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Your Dog Doesn't See Colors

Close up on a pug's face. The dog's eyes look ancient and sad.

Dogs see everything in black and white. This may seem a claim which would be impossible to prove: how can people ever know what goes on inside a dog's head, unless they were to become a dog? But there is, in fact, one very easy way to know: by looking at the kind of eye a dog has.

The back of an eyeball is called the retina. It's made up of two kinds of cells, known as rods and cones. Cone-shaped cells are sensitive to color, while rod-shaped cells only respond to differences of shade. Their names come from how scientists perceived the shapes of these cells. When walking around at night, cone-shaped cells are not very useful to people. In darkness, people essentially only use their rods

Cones in dogs' eyes are not wired up to produce color vision.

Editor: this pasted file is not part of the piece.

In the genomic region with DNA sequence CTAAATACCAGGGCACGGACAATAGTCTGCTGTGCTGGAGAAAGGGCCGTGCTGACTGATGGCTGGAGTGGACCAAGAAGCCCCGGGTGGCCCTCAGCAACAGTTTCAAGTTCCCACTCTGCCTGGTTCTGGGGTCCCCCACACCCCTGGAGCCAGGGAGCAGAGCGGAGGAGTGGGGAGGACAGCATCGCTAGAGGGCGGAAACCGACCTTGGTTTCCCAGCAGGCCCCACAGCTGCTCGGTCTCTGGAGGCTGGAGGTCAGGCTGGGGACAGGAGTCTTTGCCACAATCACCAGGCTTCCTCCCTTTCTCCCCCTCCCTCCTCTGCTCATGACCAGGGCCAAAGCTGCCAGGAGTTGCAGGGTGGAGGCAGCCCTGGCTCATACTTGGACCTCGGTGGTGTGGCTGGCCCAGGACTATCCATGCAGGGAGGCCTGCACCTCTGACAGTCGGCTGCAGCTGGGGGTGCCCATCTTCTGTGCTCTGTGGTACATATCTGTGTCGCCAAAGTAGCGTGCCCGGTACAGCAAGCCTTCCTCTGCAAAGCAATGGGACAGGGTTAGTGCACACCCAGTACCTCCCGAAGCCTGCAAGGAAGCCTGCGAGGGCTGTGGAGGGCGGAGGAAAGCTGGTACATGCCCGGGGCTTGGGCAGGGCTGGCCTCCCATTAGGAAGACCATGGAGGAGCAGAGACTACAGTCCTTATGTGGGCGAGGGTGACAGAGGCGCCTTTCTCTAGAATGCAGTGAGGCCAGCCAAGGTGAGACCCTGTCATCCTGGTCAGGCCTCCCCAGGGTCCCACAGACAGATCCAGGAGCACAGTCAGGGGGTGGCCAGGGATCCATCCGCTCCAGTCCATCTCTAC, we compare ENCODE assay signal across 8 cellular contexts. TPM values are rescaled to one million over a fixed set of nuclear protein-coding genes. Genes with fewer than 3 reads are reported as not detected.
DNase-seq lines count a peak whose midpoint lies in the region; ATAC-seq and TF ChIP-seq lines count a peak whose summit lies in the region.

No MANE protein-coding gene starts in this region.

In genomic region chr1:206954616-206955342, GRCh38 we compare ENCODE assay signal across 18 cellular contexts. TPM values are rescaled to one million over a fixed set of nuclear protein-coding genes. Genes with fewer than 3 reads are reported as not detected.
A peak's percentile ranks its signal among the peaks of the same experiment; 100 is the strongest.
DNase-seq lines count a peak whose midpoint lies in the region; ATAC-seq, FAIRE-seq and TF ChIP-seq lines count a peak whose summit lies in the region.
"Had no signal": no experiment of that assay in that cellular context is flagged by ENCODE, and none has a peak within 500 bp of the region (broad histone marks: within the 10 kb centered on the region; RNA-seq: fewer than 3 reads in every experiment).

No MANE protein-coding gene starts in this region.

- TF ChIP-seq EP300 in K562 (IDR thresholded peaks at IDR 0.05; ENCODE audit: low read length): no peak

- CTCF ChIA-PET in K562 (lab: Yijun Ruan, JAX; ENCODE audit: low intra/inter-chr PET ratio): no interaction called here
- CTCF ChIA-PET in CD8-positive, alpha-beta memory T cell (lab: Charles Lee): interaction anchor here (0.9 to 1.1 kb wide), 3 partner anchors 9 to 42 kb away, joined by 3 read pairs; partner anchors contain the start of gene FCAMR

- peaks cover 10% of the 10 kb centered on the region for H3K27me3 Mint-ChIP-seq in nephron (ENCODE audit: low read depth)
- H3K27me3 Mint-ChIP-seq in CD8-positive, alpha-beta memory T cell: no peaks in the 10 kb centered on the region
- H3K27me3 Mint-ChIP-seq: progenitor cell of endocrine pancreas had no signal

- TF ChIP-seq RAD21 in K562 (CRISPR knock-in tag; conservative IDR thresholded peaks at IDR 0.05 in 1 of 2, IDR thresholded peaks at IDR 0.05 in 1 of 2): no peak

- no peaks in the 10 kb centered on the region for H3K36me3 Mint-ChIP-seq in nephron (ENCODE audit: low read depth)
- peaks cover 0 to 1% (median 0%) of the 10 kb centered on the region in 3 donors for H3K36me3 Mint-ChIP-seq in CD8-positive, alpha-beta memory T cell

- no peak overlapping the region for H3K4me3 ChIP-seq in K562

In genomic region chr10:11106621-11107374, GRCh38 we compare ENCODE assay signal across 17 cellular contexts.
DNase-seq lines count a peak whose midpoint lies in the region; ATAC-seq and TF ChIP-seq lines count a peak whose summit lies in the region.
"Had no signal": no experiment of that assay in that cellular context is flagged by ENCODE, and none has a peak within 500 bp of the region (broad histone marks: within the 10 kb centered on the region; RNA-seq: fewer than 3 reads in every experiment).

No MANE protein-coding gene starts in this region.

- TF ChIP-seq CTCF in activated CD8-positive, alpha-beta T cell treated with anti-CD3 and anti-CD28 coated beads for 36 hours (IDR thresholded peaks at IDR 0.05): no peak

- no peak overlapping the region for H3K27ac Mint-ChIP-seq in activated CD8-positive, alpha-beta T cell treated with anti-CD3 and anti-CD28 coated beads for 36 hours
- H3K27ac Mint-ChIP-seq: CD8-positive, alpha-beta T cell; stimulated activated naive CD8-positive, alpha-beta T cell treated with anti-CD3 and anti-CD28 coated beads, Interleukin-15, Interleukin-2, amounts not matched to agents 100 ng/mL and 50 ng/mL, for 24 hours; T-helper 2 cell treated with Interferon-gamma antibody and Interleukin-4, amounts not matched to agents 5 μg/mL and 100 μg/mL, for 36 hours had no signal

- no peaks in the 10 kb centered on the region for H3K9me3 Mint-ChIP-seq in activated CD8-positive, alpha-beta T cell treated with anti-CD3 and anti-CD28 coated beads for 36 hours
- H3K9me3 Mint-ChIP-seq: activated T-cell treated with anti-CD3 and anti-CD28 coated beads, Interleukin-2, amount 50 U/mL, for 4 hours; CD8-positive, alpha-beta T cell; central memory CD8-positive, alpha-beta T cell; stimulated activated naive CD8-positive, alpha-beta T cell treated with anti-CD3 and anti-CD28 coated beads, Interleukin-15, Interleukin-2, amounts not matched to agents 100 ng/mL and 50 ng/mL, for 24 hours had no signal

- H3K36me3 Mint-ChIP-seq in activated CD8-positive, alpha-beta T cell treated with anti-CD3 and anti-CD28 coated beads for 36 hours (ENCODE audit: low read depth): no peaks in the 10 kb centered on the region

But the majority of a dog's retina is only rod-shaped cells. Cones in dogs' eyes are not wired up to produce color vision in their brains. They see everything as black and white.

For a dog, similarly shaded objects of different colors, such as dark red and dark green, will look very much the same. If a dark red ball rolls onto a dark green rug, the dog may have trouble spotting it, although to us it appears completely obvious.

True color vision is something of a rarity in nature. It's found only in primates such as humans and chimpanzees.

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